Your Advance Directives (sometimes mistakenly called your "Advanced Directives") are your expression of the types of
healthcare treatment you wish to receive if you are ever in an irreversible condition and unable to speak for yourself.
What exactly are advance directives?
An Advance Directive provides instructions for your future healthcare. You should write them when you are healthy,
to come into effect when you are no longer able to speak for yourself. The Advance Directive is sometimes referred to as a
"Living Will" and we provide this document under our MyLivingWill™
It should not be confused with your Last Will and Testament, that only comes into effect after you have died.
The Advance Directive is in effect only when you are alive.
Why is an Advance Directive important?
Your Advance Directive will give guidance on the types of medical treatment you wish to receive.
It takes the decision-making away from your family and loved ones. If you become seriously ill,
you may lose the ability to participate in decisions about your own treatment, so providing this
guidance is a tremendous help to your loved ones.
A Living Will is another name for your Advance Directives, and generally states the kind of medical care you want (or do not want)
if you become unable to make your own decisions. It is called a Living Will because it takes effect while you are still living.
Here at LegalWills.co.uk, we take care of the Advance Directive for you, through our MyLivingWill™
A "Living Will" goes by many different names. Some examples are: "personal directive", "health care directive",
"advance health care directive", or just simply "advance directives". However, it is distinct and different to any Lasting
Power of Attorney document.
Regardless of what you call it, the LegalWills.co.uk MyLivingWill™
service will format a legal document
that allows you to express your wishes for healthcare if you are ever unable to speak for yourself.
Will my wishes be honoured if I am not in South Africa?
The law on honouring an advance directive from one country to another is inconsistent. However, because your advance directive discusses your wishes
regarding medical care, it may be honoured wherever you are, if you make it known that you have an advance directive. But if you spend a great deal
of time outside of South Africa, you may wish to consider having your advance directive meet the laws of your new home if possible.
Is it a requirement to prepare an Advance Directive?
No, there is no legal requirement to prepare an Advance Directive. You can also prepare one, and then destroy it, or make changes to it at any time.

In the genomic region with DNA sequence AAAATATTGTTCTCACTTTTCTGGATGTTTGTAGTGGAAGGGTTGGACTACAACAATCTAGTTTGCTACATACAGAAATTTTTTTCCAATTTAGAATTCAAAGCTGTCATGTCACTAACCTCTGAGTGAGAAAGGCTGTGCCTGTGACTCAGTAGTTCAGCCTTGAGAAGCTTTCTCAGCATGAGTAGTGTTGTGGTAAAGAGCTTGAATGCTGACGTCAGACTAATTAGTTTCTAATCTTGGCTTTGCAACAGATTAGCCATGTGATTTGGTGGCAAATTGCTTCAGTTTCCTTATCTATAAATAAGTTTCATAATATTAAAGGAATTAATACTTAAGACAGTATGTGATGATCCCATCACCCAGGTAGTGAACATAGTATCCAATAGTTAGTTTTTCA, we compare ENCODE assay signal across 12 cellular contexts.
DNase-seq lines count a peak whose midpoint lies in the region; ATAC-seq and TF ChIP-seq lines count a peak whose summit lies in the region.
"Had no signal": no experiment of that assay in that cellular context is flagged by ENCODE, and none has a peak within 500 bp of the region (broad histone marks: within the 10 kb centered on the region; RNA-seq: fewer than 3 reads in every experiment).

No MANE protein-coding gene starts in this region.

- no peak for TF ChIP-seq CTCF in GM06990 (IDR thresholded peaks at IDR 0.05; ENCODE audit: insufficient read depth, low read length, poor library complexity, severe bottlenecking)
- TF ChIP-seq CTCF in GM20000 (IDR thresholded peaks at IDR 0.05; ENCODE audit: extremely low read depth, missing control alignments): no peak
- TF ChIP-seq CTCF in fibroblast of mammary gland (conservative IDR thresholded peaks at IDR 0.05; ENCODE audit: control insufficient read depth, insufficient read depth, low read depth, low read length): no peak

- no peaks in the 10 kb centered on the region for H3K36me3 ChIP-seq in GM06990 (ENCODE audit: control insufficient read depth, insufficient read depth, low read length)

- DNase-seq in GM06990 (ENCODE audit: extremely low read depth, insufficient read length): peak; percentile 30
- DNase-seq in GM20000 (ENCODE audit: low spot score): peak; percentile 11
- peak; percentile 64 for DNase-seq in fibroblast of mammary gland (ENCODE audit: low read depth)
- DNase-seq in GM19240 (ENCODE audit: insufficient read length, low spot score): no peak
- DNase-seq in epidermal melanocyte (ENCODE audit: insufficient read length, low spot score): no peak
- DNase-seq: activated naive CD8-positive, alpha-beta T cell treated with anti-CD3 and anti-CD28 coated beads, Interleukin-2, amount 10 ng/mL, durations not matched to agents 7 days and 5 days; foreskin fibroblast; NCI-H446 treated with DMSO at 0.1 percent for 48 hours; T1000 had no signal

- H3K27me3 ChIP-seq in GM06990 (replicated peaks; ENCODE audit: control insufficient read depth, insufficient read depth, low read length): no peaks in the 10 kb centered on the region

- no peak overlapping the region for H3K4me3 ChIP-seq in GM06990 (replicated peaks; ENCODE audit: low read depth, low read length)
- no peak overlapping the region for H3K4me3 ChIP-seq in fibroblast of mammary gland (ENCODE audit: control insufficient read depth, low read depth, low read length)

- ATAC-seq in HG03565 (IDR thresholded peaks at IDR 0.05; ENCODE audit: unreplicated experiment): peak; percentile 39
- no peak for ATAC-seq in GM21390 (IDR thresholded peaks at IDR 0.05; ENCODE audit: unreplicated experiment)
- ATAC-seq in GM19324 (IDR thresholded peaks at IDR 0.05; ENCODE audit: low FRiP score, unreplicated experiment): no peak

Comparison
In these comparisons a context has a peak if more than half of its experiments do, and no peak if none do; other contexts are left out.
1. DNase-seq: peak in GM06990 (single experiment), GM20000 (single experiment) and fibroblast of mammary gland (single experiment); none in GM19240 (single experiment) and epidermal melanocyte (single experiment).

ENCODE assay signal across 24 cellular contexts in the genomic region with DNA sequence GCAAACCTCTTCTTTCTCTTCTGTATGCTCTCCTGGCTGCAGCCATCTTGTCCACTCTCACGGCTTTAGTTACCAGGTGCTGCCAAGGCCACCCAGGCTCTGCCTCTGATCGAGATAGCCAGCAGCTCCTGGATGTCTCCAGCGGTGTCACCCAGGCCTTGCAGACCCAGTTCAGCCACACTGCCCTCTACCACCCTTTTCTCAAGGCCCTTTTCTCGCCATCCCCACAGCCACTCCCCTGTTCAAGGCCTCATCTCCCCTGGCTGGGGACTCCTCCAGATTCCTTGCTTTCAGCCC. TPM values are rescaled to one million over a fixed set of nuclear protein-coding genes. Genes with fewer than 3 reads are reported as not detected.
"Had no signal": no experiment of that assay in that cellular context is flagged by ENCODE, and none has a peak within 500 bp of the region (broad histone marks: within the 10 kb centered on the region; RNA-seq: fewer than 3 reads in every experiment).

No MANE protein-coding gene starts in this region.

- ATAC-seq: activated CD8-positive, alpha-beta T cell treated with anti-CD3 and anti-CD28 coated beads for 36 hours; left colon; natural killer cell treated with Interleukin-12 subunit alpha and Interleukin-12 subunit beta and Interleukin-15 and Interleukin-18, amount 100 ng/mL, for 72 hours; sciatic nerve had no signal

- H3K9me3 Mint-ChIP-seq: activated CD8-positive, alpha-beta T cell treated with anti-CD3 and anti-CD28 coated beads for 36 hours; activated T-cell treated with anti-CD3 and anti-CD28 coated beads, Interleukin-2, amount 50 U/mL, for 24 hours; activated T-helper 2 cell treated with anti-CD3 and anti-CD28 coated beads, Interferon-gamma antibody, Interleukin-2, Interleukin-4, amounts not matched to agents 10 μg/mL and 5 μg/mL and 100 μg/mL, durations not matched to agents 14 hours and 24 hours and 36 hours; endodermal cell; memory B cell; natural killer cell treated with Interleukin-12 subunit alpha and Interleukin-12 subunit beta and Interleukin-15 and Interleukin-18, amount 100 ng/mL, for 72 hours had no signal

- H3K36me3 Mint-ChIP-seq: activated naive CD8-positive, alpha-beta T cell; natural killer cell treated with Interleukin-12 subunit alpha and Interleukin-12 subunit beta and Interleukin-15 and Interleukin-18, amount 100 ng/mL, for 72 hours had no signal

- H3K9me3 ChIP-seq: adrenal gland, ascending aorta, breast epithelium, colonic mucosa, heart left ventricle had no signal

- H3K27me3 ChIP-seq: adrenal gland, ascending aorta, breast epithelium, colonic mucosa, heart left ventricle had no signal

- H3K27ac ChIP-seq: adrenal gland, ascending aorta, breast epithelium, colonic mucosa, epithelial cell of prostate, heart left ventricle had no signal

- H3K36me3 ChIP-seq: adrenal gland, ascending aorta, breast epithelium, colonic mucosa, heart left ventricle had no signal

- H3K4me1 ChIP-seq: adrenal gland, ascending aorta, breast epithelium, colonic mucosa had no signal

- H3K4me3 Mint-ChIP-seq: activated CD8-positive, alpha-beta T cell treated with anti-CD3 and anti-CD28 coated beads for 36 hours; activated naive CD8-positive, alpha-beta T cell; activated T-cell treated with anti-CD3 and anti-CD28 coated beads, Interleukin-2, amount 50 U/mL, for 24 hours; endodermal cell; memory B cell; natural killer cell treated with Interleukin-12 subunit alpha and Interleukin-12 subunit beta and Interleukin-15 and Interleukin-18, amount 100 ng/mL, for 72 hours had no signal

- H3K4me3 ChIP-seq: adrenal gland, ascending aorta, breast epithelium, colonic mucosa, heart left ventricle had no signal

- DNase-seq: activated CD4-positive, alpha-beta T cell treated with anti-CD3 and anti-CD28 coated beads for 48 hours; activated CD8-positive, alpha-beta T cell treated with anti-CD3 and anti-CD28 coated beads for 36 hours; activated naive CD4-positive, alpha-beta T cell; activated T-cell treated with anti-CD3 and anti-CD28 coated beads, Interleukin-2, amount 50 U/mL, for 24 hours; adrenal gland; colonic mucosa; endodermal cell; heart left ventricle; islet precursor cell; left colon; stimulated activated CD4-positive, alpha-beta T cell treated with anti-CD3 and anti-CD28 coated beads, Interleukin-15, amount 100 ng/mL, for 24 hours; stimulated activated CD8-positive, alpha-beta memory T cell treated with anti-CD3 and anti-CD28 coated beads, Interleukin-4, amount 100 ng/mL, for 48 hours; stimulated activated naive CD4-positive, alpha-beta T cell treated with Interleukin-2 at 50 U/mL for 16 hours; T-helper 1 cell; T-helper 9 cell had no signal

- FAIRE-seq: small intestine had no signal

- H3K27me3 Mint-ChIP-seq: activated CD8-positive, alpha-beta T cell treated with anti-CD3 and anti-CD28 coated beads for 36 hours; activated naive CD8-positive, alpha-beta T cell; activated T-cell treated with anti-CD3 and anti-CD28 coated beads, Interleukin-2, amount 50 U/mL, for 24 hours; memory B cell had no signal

If you wish to cancel an advance directive while you are in the hospital, you should notify your doctor, your family, and others who may need to know.
Even if you do not formally change your advance directive in writing, your wishes stated in person directly to your doctor generally carry more weight
than your written document, as long as you are considered to be competent when expressing your wishes.
Make sure that someone, such as your lawyer or a family member, knows that you have an advance directive and knows where it is located.
You might also consider the following:
- Ask your GP to make your advance directive part of your permanent medical record.
- Keep a copy of your advance directive in a safe place where it can be found easily.
- Consider creating Keyholders® at LegalWills.co.uk and grant them access to your MyLivingWill™ service.
- Keep a small card in your purse or wallet stating that you have an advance directive, where it is located and who your agent or proxy is, if you have named one.
LegalWills.co.uk allows you to order wallet cards specifically for this purpose.
Is an Advance Directive right for me?
Your Advance Directive serves two key roles. Firstly, it can make your doctor aware of the medical treatment you wish to receive,
particularly with respect to "end-of-life" care. These are very personal decisions and should ideally be made when you are healthy and competent.
In addition, by making these decisions yourself, you spare your family the anxiety and trauma that can be associated with making these decisions on behalf of a loved one.
Many people create Lasting Powers of Attorney without explaining to their appointee what types of treatment they wish to receive. This is the role of your Advance Directives.